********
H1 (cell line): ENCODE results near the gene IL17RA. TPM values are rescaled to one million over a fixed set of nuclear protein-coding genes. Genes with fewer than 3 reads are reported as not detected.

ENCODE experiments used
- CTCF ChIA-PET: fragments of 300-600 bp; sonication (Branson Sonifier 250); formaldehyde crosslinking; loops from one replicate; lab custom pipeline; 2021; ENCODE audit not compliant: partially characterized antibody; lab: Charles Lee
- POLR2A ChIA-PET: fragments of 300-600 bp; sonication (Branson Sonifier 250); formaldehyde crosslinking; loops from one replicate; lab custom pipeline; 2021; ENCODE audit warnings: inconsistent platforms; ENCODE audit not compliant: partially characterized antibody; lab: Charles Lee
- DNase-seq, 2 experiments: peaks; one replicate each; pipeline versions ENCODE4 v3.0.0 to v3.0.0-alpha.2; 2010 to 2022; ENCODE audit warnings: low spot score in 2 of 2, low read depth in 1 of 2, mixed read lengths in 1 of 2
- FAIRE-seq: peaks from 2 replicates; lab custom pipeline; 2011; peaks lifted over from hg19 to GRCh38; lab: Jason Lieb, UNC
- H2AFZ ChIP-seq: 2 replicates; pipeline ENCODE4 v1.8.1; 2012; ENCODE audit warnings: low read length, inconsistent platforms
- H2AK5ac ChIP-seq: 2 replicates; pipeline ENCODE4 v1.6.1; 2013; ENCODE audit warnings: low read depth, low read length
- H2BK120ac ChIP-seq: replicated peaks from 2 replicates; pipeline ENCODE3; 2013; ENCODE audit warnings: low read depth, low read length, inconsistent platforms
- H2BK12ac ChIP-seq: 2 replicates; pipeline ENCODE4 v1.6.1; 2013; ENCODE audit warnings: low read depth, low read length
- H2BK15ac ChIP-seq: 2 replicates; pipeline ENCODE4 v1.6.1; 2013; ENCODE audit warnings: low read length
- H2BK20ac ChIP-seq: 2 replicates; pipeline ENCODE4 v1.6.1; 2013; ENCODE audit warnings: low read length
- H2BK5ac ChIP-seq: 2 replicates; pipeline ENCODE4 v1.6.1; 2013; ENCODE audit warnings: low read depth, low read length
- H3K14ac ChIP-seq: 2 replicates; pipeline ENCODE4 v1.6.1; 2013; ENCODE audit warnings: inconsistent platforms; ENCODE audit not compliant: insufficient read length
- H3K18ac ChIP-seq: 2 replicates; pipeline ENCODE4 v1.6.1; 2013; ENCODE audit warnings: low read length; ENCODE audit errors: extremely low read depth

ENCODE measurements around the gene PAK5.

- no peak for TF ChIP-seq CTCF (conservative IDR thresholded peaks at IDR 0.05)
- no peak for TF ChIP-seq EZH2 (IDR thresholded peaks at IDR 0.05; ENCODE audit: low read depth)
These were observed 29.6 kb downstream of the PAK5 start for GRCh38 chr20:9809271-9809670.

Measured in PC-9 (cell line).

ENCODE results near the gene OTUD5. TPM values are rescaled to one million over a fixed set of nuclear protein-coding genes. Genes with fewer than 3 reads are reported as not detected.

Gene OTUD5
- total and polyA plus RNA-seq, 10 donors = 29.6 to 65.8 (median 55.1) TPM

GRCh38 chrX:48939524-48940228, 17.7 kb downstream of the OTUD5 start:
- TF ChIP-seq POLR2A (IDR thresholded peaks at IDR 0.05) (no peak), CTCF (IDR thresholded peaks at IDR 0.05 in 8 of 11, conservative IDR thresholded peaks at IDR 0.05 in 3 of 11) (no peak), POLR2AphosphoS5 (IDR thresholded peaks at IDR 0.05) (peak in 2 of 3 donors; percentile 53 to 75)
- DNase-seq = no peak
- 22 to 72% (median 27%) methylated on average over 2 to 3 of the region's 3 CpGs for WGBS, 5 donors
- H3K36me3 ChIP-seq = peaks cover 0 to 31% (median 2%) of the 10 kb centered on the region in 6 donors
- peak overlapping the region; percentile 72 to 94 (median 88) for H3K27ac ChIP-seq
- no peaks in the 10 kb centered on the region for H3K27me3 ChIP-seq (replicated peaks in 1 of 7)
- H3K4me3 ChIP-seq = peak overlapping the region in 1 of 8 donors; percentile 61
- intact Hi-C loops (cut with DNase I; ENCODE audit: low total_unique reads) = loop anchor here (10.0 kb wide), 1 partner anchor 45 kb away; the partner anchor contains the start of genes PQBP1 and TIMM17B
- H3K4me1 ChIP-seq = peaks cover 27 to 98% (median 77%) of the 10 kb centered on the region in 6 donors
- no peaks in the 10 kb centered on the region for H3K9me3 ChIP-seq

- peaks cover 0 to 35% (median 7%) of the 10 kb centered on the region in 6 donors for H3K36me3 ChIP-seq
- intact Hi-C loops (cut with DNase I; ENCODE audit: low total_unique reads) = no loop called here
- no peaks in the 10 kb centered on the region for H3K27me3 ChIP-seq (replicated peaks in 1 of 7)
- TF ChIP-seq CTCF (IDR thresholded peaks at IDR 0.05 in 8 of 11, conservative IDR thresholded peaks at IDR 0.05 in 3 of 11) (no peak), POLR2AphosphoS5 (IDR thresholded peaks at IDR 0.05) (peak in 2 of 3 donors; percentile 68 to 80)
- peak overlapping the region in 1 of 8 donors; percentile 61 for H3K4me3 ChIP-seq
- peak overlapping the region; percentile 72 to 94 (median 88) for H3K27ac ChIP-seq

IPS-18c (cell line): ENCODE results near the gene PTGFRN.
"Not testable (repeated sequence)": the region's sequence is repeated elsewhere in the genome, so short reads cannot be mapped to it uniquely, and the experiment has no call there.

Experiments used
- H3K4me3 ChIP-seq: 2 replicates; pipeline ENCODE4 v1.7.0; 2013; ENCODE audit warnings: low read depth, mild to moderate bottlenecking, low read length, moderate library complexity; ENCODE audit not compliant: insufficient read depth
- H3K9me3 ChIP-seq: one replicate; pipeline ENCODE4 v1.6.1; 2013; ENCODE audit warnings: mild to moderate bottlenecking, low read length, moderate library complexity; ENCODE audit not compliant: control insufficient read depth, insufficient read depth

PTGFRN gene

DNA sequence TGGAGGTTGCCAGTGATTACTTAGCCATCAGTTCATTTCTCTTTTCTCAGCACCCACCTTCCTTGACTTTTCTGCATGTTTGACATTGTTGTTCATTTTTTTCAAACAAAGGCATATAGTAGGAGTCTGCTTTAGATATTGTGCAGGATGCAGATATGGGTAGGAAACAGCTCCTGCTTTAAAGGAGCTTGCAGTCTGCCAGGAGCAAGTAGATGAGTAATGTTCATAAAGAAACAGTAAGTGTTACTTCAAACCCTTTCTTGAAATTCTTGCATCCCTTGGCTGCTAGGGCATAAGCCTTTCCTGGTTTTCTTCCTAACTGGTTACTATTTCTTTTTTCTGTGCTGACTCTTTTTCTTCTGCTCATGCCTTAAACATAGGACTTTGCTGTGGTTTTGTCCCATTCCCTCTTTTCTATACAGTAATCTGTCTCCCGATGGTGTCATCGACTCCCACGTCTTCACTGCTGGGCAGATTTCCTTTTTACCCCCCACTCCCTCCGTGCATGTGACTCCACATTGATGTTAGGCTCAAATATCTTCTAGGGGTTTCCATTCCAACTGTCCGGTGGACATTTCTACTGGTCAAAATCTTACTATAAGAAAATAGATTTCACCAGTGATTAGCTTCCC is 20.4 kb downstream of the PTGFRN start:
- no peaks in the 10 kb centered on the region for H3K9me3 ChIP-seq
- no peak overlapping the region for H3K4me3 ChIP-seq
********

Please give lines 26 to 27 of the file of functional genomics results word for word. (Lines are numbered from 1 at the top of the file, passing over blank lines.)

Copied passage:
- DNase-seq = no peak
- 22 to 72% (median 27%) methylated on average over 2 to 3 of the region's 3 CpGs for WGBS, 5 donors